Film Review: Hacksaw Ridge

hacksaw-ridge-andrew-garfield

Directed by: Mel Gibson – Starring: Andrew Garfield, Sam Worthington, Luke Bracey, Teresa Palmer, Hugo Weaving, Rachel Griffiths, Vince Vaughn

Mel Gibson’s Hollywood rehabilitation seems to be complete, given the acclaim and award noms that  Hacksaw Ridge has received.

The astonishing true story of Desmond Doss (Garfield), a conscientious objector, who saved more than 75 men, at a place known as Hacksaw Ridge during WWII, is one that deserved telling.

Whether you love or hate him, Gibson does have form with these kinds of epic stories, so on the surface, he was definitely the right man to bring this to the screen.

Gibson dons his director’s cap here, and doesn’t actually appear, but the cast list is still mighty impressive. Rather than simply condense Doss’s story, and focus on the epic war scenes, Gibson starts his story at the very first catalyst for his beliefs – a childhood incident where he almost kills his brother with a brick.

The character is allowed to breathe and grow as we are shown many of the formative moments in his life, before he even joins the army to serve his country about a third of the way though.

As a conscientious objector, he refused to carry a rifle and was mocked, vilified, and even court-martialed over it. However, Doss simply wanted to serve as an army medic, so’s he could do some good.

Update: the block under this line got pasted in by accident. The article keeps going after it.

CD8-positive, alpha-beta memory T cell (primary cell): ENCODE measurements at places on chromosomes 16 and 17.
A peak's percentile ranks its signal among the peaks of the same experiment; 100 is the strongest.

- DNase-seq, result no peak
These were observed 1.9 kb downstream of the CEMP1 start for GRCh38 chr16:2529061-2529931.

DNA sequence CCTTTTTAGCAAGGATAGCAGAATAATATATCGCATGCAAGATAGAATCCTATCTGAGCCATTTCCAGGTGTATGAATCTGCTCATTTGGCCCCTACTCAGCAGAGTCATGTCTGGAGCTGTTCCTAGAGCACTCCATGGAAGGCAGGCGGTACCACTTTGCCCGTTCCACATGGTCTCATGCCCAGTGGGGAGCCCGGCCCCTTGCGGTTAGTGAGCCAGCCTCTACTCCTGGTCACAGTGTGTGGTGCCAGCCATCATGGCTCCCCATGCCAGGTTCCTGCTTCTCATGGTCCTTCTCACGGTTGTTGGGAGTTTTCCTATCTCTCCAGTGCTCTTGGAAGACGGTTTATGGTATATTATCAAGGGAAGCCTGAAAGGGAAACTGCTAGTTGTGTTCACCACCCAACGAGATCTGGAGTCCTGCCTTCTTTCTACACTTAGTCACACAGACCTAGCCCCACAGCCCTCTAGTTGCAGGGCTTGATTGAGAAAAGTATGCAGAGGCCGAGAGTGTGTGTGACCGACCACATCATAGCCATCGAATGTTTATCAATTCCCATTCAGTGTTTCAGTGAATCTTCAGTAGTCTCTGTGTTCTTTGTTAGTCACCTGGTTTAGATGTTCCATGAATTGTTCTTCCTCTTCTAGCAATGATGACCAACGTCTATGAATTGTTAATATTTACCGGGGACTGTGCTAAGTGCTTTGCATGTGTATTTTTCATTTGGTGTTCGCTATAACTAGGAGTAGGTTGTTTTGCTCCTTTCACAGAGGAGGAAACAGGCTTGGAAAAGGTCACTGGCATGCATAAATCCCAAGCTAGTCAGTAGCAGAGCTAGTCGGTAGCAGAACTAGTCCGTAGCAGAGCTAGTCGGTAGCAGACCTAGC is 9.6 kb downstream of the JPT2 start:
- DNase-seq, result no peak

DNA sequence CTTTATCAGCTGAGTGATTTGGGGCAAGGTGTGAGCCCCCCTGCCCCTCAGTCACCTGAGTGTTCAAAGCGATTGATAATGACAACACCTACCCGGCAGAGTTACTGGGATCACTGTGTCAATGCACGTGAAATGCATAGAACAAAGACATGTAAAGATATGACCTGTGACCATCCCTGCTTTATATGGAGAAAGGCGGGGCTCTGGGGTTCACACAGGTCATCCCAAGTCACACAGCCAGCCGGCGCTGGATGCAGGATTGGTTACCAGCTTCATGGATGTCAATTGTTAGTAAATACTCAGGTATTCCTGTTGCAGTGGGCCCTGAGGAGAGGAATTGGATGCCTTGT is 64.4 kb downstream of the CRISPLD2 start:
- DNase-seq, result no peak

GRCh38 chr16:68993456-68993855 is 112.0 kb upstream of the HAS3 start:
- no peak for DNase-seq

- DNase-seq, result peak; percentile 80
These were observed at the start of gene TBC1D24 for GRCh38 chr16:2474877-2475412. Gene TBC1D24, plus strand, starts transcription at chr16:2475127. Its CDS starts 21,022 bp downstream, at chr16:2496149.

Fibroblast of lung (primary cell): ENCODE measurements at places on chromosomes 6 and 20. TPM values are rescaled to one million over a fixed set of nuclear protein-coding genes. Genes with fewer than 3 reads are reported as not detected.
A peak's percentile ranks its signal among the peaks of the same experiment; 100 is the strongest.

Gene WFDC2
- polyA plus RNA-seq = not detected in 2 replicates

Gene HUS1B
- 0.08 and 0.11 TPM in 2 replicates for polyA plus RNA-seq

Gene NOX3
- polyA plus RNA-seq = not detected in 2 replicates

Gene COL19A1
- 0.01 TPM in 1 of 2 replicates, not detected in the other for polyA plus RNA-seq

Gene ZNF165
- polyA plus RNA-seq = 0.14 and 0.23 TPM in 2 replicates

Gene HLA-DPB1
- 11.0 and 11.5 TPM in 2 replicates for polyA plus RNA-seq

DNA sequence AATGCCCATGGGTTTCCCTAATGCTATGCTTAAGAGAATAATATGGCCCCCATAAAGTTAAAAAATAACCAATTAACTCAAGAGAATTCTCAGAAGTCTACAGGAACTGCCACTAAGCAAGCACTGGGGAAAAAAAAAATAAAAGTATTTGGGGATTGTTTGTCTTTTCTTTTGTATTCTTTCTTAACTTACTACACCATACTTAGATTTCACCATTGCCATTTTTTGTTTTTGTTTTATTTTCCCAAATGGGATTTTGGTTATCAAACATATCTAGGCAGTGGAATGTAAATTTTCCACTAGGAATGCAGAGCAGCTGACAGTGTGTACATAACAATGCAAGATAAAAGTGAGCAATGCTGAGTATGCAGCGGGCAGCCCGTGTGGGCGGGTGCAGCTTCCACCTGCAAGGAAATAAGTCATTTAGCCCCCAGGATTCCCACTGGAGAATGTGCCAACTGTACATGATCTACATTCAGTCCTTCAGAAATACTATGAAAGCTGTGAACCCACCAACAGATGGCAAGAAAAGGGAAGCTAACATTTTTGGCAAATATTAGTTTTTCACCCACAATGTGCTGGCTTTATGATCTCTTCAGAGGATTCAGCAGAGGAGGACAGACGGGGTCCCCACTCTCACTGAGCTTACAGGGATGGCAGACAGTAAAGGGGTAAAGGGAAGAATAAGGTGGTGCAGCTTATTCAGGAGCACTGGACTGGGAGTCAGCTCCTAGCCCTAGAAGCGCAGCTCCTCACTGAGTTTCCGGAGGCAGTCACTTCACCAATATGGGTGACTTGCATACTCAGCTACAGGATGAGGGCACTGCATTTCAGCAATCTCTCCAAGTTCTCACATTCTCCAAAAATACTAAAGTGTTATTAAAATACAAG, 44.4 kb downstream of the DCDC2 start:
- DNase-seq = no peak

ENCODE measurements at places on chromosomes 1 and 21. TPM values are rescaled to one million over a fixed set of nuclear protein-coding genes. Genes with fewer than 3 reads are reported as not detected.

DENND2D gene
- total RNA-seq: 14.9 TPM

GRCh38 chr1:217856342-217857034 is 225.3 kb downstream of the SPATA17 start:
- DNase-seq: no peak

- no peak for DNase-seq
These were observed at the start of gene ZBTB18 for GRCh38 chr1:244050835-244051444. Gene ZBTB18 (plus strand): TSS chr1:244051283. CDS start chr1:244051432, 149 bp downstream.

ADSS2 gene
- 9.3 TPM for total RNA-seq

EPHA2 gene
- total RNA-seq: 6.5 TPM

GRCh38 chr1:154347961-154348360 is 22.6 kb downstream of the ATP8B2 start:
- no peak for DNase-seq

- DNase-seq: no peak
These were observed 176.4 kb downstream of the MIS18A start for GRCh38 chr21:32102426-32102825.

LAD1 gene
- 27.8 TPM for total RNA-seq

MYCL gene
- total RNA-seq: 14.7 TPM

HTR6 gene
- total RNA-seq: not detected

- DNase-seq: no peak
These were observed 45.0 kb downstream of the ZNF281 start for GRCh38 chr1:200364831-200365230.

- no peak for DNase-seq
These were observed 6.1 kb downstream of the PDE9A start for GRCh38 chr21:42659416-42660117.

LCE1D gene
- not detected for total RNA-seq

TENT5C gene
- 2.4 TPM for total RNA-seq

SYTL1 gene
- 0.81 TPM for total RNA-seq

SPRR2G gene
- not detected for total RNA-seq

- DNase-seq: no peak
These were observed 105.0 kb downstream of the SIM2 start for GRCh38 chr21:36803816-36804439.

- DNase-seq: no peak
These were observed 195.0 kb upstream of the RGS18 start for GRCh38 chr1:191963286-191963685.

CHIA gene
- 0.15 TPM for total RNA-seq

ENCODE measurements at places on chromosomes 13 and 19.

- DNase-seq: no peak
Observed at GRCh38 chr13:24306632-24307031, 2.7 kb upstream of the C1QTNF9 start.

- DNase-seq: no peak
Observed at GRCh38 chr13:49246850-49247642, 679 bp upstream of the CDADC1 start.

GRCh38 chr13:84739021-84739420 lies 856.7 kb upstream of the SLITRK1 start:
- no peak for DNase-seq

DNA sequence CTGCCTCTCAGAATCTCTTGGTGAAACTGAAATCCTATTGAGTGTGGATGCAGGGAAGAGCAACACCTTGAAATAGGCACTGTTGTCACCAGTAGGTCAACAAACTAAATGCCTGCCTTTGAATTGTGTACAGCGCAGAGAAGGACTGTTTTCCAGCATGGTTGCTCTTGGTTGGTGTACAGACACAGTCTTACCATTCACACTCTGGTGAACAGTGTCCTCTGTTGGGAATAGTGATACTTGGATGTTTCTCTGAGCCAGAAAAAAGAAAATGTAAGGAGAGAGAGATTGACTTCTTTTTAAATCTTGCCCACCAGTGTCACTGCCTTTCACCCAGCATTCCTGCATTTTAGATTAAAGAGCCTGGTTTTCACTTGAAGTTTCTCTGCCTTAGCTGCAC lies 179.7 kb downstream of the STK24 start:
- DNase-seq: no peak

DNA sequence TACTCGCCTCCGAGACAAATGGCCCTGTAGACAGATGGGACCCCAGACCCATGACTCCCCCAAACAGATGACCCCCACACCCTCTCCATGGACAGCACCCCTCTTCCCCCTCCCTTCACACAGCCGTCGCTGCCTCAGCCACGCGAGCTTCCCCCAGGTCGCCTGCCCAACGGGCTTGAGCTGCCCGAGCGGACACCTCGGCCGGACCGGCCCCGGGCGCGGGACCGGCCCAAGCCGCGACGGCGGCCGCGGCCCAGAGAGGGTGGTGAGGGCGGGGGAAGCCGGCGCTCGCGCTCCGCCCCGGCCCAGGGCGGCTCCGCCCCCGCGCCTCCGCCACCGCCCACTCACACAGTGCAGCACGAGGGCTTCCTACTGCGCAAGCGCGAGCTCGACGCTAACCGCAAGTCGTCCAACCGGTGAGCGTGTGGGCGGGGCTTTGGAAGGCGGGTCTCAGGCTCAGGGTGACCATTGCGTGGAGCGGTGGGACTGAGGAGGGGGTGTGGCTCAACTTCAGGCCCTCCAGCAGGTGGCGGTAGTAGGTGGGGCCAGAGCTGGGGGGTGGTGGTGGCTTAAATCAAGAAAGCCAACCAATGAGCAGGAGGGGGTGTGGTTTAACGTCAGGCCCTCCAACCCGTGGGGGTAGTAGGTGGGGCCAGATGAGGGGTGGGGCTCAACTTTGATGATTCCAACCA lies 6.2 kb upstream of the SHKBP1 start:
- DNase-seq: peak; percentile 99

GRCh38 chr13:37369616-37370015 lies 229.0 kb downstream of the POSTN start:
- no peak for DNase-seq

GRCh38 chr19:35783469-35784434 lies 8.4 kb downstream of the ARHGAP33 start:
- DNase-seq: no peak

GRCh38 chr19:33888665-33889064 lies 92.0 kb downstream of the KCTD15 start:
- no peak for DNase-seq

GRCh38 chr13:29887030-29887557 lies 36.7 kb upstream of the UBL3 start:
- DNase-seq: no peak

Branded a coward, the deeply religious Doss staunchly stood by his beliefs, and went onto the battlefield to do his job unarmed. Garfield does a brilliant job as Doss, and has rightly received an Oscar nomination for his work here.

Of course, his performance wouldn’t have been possible if he hadn’t been ably-supported by some other fine actors. Hugo Weaving is absolutely fantastic as Doss’s father, a man who is still scarred by the atrocities of WWI. And Vince Vaughan proves surprisingly capable in a serious role as Doss’s Sergeant, after a dearth of light-hearted fluffy comedy performances.

Gibson also has received a nod for his direction (the film garnered six nominations in total) and again this is very much deserved. Hacksaw Ridge is incredibly thoughtfully crafted. From the aforementioned character development, to the brutally intense battle scenes, Gibson has woven a wonderful tale that always feels like a human story, rather than a war-movie.

One of the most wonderful touches is that he includes interviews and footage of the real Doss pre-credits. It’s only a few minutes, but after the two-hour assault to the senses you have just witnessed, it is incredibly moving.

I would be the first to admit that movies about war are not amongst my favourite viewing choices. However, Hacksaw Ridge feels like so much more. It manages to get under your skin, and show the humanity and fear of those fighting, rather than presenting it in a gung-ho kind of way, as so many other movies do.

Hacksaw Ridge cannot be ruled out of the Best Picture race on Oscar night, and win or lose, it is the kind of film that will stand the test of time, in much the way Gibson’s Braveheart has.

A surprisingly (and I never thought I would say this about a war film) heart-warming and moving movie, Hacksaw Ridge is a must-see.

In Cinemas Now!

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